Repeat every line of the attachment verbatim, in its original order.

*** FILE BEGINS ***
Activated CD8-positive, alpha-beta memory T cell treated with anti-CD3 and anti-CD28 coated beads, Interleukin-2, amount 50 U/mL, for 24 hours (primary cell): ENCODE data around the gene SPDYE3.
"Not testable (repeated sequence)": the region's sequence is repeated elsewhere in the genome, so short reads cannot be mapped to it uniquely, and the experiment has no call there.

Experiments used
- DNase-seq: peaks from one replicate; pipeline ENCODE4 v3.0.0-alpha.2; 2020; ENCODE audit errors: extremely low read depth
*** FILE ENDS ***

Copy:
Activated CD8-positive, alpha-beta memory T cell treated with anti-CD3 and anti-CD28 coated beads, Interleukin-2, amount 50 U/mL, for 24 hours (primary cell): ENCODE data around the gene SPDYE3.
"Not testable (repeated sequence)": the region's sequence is repeated elsewhere in the genome, so short reads cannot be mapped to it uniquely, and the experiment has no call there.

Experiments used
- DNase-seq: peaks from one replicate; pipeline ENCODE4 v3.0.0-alpha.2; 2020; ENCODE audit errors: extremely low read depth